In Part 1 I introduced a generic framework I have produced for a Surface-enabled WPF layout control which has basic physical interactions.
Aswell as demonstrating some additional physical behaviour, I wanted to focus this post on some Surface-specific features. One of several key tenets of Surface development is multidirectional applications. This is often overlooked, even when developing for Surface as the developer typically uses a standard development PC with a vertically-oriented screen. I should say that the radio buttons down either side of the demo aren't part of the framework I describe here - they are merely present to allow me to illustrate different features over several pages - so should be "ignored" when it comes to a discussion about multidirectional UI.
Let's jump straight into a video.
The video is divided into the following sections:
Other than adding some black and white "plastic" rounded tiles, I've included some "crystal" materials. These are 3D models of a typical facetted gem, with some suitable lighting and transparency. The colors are randomly generated each time the page is selected.
I'd wanted to add these from the start, as they are great fun to play with. Whenever a "spring" tile (another poker chip) is placed in the Surface, any selected items are joined to it via a spring, or piece of elastic. Muliple springs can be connected to multiple objects. When combined with directional forces the springs will "swing" accordingly. A basic spring algorithm is used, with a configurable spring constant and length (quite "loose" and "short" respectively in this sample).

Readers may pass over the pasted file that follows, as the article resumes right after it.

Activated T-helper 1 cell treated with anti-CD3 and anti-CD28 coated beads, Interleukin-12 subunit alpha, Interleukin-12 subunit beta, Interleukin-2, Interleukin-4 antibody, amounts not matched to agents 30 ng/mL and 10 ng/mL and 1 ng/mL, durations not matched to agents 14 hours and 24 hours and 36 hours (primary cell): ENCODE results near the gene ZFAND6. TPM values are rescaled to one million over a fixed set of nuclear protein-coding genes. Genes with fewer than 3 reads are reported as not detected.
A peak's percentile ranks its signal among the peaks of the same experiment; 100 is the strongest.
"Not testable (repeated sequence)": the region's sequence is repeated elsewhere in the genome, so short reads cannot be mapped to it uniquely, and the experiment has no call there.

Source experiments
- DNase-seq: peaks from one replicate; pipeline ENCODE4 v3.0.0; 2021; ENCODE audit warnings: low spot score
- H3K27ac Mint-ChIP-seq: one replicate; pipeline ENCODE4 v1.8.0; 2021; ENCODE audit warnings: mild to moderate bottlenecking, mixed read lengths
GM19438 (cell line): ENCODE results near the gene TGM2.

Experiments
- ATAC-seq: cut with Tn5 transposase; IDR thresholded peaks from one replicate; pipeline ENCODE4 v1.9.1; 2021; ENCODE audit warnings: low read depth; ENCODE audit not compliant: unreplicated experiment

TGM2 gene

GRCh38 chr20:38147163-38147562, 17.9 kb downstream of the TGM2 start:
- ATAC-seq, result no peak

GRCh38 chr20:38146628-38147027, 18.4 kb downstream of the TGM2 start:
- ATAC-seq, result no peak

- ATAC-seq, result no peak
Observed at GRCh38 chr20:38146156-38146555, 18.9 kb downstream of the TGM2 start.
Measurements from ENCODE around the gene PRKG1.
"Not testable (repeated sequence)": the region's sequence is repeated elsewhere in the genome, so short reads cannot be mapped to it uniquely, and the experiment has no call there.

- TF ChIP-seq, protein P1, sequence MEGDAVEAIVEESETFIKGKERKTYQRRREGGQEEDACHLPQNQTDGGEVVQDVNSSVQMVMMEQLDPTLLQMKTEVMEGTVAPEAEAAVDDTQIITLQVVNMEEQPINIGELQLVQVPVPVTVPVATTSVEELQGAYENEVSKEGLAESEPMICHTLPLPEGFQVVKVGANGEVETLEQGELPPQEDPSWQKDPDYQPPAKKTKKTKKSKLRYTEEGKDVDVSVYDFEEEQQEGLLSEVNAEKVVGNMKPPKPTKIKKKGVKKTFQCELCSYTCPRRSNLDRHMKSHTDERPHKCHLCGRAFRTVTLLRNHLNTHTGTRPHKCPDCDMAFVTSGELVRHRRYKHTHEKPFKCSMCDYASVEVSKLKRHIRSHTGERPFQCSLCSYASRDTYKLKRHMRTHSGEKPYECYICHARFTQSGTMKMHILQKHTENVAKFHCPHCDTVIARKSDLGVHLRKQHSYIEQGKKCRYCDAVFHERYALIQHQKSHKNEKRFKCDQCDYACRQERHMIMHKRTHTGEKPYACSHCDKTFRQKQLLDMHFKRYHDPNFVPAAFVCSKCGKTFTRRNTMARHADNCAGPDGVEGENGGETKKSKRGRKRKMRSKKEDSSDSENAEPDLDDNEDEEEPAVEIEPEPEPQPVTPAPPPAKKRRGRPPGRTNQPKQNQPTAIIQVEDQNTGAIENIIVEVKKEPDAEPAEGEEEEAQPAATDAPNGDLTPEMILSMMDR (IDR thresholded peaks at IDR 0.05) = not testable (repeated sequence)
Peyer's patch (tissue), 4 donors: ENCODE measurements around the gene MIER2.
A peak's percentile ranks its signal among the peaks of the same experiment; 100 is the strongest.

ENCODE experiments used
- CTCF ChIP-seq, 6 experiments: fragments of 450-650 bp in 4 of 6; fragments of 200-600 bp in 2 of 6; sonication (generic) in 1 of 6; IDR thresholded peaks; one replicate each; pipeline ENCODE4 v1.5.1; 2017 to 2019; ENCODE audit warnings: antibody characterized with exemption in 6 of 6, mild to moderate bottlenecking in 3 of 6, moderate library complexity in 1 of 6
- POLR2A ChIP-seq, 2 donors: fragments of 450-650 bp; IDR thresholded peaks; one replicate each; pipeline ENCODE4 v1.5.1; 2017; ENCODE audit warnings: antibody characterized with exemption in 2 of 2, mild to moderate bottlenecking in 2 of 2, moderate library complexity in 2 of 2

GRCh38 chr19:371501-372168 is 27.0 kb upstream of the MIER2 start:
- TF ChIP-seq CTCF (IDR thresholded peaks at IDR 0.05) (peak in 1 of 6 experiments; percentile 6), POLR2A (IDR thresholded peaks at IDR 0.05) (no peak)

360° Directional Forces
This section illustrates how a "dial" object (you guessed it, another poker chip) can be used to control the direction of a force. When placed on the Surface, the current direction is indicated and can be changed by rotating the object.
360° Directional Lighting
In a similar approach to the directional forces above, a "dial" object is used to control the direction of the dominant light source in the model.
Here are some further screenshots.
Note that these screenshots are from the Surface Simulator, so the physical objects (i.e. spring object, force, and lighting dials) are necessarily virtual.
In the next article I'll discuss 3D features.